Urban Inequality in Finland
Master of Social Sciences Mika Hyötyläinen defended his doctoral dissertation, titled Divided by Policy – Urban Inequality in Finland at the University of Helsinki on 23.3.2019. The opponent was Professor Robert Beauregard of Columbia University, New York. This is the transcript of the opening lecture, lectio praecursoria, given by Mika, who now as post-doctoral researcher continues exploring Alternatives
A specter is haunting the cities of our nation.
The specter of segregation.
And an alliance has been formed to exorcise the specter.
Journalists remind us of its presence and report on its whereabouts. We check the morning papers making sure that the ugly phantom has not infiltrated our neighborhood yet.
Video material of the sightings of segregation from the cities in neighboring countries are portrayed on prime-time television, warning us of the havoc it could cause.
Politicians addressing the public seldom fail to mention how hard they are fighting this unruly ghost. The pages of policy documents are peppered with good intentions of banishing segregation from our cities and new place-based strategies are introduced to prevent its spreading and deepening influence.
That word that so poorly sits on the Finnish tongue, segregaatio. Sounds like the name of some exotic disease, now tormenting the residents of our cities.
But what is the source of our grave concern with segregation?
Since the turn of the millennium, researchers have provided evidence of a consistent growth in the differentiation of the urban population on the basis of, for example, educational attainment, employment status and ethnic background. Geographers have provided us with detailed maps that reveal the precise locations of concentrations of low-income families, the unemployed and ethnic minorities, found especially in peripheral social-housing estates, differentiated from the more affluent, central areas.
And little ink has been spared by sociologists writing about whether living in those concentrations correlates with or even causes – for example – unemployment, low education levels and poor health behavior. In their more recent texts, scholars have argued that spatial concentration of marginalized people is now in and of itself causing more differentiation and as such is unwanted and should be called segregation.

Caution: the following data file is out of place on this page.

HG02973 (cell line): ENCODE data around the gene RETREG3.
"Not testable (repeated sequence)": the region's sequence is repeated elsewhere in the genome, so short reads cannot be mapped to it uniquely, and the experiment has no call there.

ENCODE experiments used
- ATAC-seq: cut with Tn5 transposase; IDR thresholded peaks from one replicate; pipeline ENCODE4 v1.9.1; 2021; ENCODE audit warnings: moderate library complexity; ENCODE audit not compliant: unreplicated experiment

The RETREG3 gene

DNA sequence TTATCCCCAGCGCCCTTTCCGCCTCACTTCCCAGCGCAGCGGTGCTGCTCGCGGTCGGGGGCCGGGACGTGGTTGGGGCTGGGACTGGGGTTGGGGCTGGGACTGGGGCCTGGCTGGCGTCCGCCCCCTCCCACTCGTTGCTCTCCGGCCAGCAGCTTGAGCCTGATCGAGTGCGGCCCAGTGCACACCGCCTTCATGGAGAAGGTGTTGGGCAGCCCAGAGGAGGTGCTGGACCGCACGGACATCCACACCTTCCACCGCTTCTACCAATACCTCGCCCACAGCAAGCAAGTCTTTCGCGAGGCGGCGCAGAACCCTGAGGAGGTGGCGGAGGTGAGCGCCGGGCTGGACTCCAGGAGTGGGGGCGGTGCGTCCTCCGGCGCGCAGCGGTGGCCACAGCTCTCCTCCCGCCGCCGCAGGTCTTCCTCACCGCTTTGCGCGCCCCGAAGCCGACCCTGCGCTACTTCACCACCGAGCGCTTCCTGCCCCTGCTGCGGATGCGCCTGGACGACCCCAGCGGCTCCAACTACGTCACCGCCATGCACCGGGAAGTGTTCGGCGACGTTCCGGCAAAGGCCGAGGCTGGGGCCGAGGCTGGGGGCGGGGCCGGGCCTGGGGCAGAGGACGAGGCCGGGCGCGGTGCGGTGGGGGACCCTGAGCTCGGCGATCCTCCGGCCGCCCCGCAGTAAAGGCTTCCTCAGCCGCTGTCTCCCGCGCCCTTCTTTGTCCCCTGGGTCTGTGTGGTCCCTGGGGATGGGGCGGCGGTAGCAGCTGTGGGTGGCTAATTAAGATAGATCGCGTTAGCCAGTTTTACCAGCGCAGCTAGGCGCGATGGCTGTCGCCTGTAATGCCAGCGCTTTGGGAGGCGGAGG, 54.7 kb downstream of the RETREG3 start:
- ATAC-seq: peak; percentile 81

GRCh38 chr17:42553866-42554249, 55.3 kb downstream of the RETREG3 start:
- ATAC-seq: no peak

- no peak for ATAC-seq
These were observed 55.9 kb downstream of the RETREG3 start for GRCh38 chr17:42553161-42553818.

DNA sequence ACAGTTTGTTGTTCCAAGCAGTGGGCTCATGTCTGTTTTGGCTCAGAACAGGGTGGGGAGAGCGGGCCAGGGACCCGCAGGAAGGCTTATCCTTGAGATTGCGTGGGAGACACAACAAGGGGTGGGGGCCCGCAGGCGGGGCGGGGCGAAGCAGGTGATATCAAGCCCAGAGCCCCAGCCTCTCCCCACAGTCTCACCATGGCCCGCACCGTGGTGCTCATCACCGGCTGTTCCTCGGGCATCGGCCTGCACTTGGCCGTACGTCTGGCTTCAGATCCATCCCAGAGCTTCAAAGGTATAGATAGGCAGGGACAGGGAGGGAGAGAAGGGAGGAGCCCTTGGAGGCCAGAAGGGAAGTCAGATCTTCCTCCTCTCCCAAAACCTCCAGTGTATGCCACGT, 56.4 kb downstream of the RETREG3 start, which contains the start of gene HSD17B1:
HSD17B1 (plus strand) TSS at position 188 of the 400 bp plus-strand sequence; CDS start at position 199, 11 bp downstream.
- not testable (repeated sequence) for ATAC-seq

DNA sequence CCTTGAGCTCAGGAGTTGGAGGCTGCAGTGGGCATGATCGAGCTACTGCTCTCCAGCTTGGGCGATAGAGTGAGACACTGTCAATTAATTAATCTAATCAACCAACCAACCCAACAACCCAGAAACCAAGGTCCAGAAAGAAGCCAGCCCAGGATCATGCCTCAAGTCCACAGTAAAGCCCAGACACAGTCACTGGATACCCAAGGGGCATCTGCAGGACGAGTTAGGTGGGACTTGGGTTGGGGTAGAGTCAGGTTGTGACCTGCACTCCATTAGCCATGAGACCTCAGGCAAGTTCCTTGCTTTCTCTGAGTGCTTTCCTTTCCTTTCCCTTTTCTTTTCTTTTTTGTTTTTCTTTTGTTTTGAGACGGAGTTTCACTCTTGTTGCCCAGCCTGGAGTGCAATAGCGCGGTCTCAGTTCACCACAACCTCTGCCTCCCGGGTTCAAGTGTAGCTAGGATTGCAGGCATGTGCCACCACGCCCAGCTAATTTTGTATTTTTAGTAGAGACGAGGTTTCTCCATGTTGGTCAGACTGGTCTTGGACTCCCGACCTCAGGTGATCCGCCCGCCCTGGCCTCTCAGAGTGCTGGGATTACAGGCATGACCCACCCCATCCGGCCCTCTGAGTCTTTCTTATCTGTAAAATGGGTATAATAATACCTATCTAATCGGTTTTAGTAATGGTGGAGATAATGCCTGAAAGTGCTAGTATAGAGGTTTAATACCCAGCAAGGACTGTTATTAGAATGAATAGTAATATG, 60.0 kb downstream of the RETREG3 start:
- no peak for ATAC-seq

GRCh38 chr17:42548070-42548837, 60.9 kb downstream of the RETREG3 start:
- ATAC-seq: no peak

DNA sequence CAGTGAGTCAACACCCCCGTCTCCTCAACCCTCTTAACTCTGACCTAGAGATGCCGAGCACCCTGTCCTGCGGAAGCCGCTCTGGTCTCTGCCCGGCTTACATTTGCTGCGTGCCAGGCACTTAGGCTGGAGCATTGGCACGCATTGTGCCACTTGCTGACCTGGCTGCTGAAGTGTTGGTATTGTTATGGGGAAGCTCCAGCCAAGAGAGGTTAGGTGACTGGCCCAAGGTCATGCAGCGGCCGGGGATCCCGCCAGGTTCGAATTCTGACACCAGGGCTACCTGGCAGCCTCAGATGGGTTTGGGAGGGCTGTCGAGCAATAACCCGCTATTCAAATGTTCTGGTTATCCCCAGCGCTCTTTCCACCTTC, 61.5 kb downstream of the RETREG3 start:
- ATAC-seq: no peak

Herein the specter is summoned. What Finnish scholars, policymakers, politicians and journalists often refer to with the name segregation is the concentration of marginalized populations into distinct areas in the city. They are concerned that differentiation has become a self-perpetuating process that begins with the unemployed and other worse-off people moving into a neighborhood and leads to a series of negative events.
The logic behind this attitude towards the marginalized is summed up in the work of one Danish scholar, Hans Skifter-Andersen, widely cited by self-professed Finnish segregation researchers. He writes:
“some of these people have a culture or behavior that deviates from general norms or have less regard for the comfort of their neighbors, making noise and carrying out other annoying activities. This tends to make the ordinary people flee to other parts of the cities, making room for an increasing concentration of low income and socially excluded groups and thus increasing the spatial division of social groups.”
Behind this reasoning is a sort of antagonism towards difference and vulnerable people. It is the idea that in the neighborhoods of the unemployed, the immigrant and the destitute, all manner of social ill, vice and dereliction will spread, resulting in more segregation.
The word segregation has been removed of its original meaning, denoting the institutional division of people, it has been carelessly reconfigured by Finnish urban researchers. It has entered the lingo of politicians and journalists and been turned into the specter that now haunts us. Segregation in its contemporary use in Finnish debates insinuates that the problem is that marginalized people live together.